The trail soon morphed into wooden boardwalks, installed to keep soil compaction from harming the giant trees protected in the park. The trees grow in highly leached soils, a poor medium from which to extract nutrients and to support their massive size. As a result, these trees grow widespread root systems and in many cases rely on enormous buttresses at their base to keep them upright. These wide formations facilitate tremendous upward growth eventually allowing them to cast shadows on forest rivals. Vines and slender trees grow much more rapidly and initially bask in sunlight but because they are relatively short lived,  the determined hardwoods relentlessly advance on them to become the forest keystone species able to create an independent upper canopy ecosystem. All of this fierce solar competition also spurs huge biological variety and adaptation. As a result, the forest floor is littered with a huge range of fallen leaves, some of them at sizes that seem almost magically capable of attracting Jurassic era fauna. Luckily we were not trampled by a herd of stegosaurus despite the dino ready appearance of the forest. We marveled at the outsized scale of things and challenged the kids to locate the biggest leaf they could find, each of them offering up specimens of ever larger candidates. Gabe eventually prevailed with a leaf matching the area of his torso.

big leaves

We eventually climbed out of the dense forest moving through increasingly bouldered trails and rocky ravines. Soon we confronted 100 meter tall limestone cliff faces with eroded bases, riddled with crevices and long vertical fissures. The trail then darted to the left into a narrow opening in the rock formation. We had reached our first destination! Smugglers cave, so named for its historical reputation as a base for nefarious trading. We switched on our headlamps and flashlights and walked through the well worn path down a widening passageway. Eventually we arrived at a huge chamber displaying massive stalagmites and stalactites. The large cavern was at least 100m long and 20m tall. All interior surfaces were gleaming with a muted green mixture of moisture, bat guano and crystallized minerals.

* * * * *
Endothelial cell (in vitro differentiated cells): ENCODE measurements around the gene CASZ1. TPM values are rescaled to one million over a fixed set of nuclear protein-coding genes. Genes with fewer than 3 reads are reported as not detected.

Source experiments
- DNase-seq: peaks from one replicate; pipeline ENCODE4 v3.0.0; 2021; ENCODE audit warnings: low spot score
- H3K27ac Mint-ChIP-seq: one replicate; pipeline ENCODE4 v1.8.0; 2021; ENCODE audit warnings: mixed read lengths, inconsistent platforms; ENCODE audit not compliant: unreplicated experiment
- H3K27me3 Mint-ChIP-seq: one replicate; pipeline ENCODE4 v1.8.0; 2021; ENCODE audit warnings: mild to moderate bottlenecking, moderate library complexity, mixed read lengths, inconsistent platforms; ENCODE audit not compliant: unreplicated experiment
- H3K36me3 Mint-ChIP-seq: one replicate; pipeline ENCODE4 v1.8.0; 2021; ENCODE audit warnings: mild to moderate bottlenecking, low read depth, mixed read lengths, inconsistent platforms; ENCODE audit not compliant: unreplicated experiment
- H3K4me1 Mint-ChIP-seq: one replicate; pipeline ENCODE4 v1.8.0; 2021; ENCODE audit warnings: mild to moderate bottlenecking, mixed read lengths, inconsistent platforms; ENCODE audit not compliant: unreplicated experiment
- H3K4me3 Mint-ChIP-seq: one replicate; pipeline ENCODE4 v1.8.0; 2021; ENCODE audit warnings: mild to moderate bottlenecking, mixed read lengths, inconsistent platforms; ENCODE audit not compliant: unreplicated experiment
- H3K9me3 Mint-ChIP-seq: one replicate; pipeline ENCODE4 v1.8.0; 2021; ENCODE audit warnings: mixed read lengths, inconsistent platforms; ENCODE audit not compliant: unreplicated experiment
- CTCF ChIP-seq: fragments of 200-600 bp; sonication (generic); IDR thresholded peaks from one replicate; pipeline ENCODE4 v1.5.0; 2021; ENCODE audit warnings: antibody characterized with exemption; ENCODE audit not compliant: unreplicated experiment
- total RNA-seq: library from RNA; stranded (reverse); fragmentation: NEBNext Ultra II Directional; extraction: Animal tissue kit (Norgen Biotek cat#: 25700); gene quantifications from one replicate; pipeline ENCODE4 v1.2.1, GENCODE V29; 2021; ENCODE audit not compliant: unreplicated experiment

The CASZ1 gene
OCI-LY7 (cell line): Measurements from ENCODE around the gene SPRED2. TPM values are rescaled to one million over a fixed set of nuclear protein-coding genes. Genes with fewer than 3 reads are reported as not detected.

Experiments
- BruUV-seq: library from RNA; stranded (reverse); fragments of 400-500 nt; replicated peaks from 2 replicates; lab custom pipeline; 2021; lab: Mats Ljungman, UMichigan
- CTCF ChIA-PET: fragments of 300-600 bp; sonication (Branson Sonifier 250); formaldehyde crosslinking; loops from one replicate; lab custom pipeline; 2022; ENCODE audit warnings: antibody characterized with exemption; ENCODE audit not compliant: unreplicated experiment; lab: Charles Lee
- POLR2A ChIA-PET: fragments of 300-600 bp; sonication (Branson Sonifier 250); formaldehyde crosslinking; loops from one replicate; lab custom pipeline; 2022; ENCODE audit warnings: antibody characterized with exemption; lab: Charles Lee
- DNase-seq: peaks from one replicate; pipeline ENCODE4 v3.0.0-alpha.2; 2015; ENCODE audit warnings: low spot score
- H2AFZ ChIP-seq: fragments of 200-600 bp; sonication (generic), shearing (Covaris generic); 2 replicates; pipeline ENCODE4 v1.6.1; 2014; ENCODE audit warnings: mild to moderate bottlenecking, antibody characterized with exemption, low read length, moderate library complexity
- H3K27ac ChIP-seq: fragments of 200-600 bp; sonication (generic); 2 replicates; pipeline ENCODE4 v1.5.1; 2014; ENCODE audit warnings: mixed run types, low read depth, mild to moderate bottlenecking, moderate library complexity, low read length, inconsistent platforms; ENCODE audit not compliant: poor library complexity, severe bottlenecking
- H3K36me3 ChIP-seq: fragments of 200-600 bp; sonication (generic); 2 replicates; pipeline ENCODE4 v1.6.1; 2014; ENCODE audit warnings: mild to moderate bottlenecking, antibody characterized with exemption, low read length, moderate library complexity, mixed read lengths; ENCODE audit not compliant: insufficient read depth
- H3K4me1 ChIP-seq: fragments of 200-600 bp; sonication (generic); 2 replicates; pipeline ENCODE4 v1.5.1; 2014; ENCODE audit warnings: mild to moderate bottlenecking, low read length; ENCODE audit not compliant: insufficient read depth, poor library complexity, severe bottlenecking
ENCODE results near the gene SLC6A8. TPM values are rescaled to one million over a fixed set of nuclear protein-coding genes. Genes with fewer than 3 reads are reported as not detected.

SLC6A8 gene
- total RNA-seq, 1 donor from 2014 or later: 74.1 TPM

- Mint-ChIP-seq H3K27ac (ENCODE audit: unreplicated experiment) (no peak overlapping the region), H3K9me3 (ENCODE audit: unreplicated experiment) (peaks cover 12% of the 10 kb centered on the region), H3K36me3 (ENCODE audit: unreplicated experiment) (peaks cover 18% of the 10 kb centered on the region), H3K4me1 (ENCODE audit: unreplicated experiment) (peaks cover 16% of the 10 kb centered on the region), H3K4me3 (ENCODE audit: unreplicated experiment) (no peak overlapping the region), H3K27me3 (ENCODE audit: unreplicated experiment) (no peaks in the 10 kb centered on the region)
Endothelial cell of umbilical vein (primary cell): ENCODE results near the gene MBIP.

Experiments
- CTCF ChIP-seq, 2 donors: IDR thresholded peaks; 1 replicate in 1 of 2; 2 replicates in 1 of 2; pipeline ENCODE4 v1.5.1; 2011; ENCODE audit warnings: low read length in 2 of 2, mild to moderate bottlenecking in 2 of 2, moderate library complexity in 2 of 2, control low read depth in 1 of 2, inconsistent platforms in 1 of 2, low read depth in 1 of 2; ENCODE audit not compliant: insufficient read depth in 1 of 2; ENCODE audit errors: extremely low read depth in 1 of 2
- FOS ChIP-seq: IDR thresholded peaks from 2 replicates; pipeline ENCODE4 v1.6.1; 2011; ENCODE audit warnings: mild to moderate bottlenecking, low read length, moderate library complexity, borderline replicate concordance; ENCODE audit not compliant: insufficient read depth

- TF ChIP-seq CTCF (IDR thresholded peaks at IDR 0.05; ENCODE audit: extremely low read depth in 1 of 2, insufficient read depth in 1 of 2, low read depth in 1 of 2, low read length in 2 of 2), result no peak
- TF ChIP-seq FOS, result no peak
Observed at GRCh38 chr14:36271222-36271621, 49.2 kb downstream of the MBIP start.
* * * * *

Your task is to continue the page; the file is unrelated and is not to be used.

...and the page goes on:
The trail and wooden boardwalk led up and out of the cave and onward toward the Niah Great Cave. Nothing on the trip to date had really prepared us for the enormous size of these caverns. When we reached the outer edge of the main opening, looking down on the expanse it became clear that we could easily stash away any number of superfluous jumbo jets had we the need. The main cave is made up of several voluminous chambers with 70m high ceilings over an expanse of many hundreds of meters long. The whole system has been estimated to cover some 10 hectares and features extensive network of boardwalks and ladders leading through many kilometers of passageways. It took us about 30 minutes to wind our way up and down about 500 metres into the complex, confronting vast collections of bats and their digestive wastes. We marveled at the many dangling ropes fixed to the cave ceiling put in place to harvest swiftlet nests, the key ingredient in the hugely expensive dish aptly named bird’s nest soup. The nests are painstakingly crafted by the small winged creatures, molded from their saliva to form a spherical enclose for roosting eggs. Locals climb free hand up the intimidating heights to collect the nests prior to the bird’s laying their eggs. No doubt this frustrates the birds to no end and keeps them extraordinarily busy. According to the park officials, nest harvesting is carefully managed to ensure the enormous bird population remains stable.   

After spending time admiring the strange internal world of the limestone caves with its eerie, echoing chambers, rugged surfaces and robust aromas, we concluded we had absorbed about as much of the atmosphere as we were able and slowly trekked back to daylight. The vast interior spaces, so alien and foreboding, left strong, lasting impressions and again made us marvel at the incredible diversity of environments that make up our world. After our three days of enjoying the countryside and natural wonders of eastern Sarawak we were due back to Kuching and then onward to Kuala Lampur and our next destination: Cambodia.